In a huge victory for big soda and a blow to nutritionists, a New York Supreme Court judge Monday shot down New York Mayor Michael Bloomberg’s ban on soda servings more than 16 ounces.
A day before the new regulations were to go into effect, State Supreme Court Justice Milton Tingling in Manhattan dismissed the ban outright, declaring it “arbitrary and capricious.”
Tingling said, “The simple reading of the rule leads to the earlier acknowledged uneven enforcement even within a particular city block, much less the city as a whole. The loopholes in this rule effectively defeat the stated purpose of the rule.”
In a 36-page ruling, Tingling added that the city’s rationale for enacting the soda ban was predicated on two ill-defined terms: “obesity” and “epidemic.” The judge added that the city had not demonstrated that consuming large quantities of sugary soda presented an imminent danger to its residents.
Among the many groups listed in the lawsuit against the New York City Department of Health and Mental Hygiene and the New York City Board of Health are the State Coalition of Hispanic Chambers of Commerce, the New York Korean-American Grocers Association and the National Restaurant Association.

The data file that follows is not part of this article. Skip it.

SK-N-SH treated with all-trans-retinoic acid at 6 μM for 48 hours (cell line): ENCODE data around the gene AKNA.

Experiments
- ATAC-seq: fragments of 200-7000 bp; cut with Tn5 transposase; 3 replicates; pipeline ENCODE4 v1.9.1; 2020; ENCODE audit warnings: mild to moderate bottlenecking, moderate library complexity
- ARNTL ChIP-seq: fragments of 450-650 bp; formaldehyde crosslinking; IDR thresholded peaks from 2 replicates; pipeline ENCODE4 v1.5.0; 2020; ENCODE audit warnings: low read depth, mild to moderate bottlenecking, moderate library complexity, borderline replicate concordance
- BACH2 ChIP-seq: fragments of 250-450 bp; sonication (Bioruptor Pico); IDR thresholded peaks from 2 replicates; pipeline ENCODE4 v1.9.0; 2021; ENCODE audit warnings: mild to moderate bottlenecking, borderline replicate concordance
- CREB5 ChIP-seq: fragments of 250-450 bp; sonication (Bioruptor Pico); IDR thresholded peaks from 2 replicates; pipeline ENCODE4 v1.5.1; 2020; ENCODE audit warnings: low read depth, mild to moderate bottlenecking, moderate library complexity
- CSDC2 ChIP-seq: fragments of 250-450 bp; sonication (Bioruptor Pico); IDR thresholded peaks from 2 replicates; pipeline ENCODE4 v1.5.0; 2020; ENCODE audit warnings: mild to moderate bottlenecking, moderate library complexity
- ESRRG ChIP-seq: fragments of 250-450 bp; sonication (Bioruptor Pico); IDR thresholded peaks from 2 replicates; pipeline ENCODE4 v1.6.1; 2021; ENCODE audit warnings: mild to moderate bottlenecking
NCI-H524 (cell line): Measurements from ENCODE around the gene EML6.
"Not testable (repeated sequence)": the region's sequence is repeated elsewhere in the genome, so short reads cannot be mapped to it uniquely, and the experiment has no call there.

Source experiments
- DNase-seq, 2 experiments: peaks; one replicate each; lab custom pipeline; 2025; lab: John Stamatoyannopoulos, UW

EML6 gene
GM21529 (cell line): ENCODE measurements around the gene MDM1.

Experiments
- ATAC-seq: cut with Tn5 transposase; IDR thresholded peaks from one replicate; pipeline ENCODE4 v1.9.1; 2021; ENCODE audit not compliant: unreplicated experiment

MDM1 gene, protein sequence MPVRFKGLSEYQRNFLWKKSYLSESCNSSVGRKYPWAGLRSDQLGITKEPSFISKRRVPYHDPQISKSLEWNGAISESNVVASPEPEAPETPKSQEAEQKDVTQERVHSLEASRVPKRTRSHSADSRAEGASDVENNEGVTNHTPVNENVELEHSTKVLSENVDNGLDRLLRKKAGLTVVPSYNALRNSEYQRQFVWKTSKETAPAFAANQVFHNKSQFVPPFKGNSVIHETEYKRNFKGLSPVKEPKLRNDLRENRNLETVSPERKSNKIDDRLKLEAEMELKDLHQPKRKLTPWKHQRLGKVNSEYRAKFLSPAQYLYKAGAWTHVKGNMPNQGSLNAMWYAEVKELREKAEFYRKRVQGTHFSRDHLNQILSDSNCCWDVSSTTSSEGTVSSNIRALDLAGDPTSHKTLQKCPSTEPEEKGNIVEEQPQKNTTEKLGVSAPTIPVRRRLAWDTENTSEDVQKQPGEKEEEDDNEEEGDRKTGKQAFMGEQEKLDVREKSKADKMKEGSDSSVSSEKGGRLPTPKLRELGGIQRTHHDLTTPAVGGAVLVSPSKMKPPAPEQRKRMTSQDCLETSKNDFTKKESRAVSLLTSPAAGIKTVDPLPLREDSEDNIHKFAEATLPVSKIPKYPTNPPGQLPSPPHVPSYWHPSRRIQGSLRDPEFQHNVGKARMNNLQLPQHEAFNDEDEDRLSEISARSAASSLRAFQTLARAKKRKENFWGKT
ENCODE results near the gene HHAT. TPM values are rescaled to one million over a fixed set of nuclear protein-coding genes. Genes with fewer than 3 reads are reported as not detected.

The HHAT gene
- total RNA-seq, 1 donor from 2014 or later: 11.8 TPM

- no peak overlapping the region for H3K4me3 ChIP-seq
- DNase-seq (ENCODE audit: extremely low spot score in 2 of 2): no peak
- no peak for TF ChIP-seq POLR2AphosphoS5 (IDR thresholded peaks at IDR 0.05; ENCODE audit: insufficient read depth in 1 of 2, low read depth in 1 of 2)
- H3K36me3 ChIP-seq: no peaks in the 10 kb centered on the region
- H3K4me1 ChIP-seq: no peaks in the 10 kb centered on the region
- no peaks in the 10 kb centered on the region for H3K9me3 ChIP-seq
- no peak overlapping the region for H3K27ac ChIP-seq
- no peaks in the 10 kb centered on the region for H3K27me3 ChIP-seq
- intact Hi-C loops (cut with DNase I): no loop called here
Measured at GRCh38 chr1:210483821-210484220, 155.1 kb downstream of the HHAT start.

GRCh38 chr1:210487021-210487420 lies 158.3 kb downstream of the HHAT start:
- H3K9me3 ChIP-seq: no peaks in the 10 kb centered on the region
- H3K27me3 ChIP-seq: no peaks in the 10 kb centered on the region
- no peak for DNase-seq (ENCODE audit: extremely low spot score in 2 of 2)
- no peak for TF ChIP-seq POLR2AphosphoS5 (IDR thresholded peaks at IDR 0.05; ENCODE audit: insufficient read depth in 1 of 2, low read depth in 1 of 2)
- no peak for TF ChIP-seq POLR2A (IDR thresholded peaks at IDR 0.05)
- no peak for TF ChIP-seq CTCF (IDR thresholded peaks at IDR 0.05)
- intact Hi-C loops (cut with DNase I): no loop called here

In a pair of tweets posted moments after the judge ruled against the ban, the New York City mayor’s office said it would appeal the decision and was “confident” the measure would ultimately be upheld. “We believe @nychealthy has the legal authority and responsibility to tackle causes of the obesity epidemic, which kills 5,000 NYers a year,” a staffer advised the account’s 137,022 followers.
While the decision is a major setback to Bloomberg’s mayoral legacy in terms of public health initiatives—a point of emphasis during his three-term reign—it’s sure to delight everyone from 7-Eleven to the International Brotherhood of Teamsters.
In a statement released shortly after Tingling handed down his ruling, the American Beverage Association—one of the plaintiffs in the case—said the decision “provides a sigh of relief to New Yorkers and thousands of small businesses in New York City that would have been harmed by this arbitrary and unpopular ban. With this ruling behind us, we look forward to collaborating with city leaders on solutions that will have a meaningful and lasting impact on the people of New York City.” —with Christopher Heine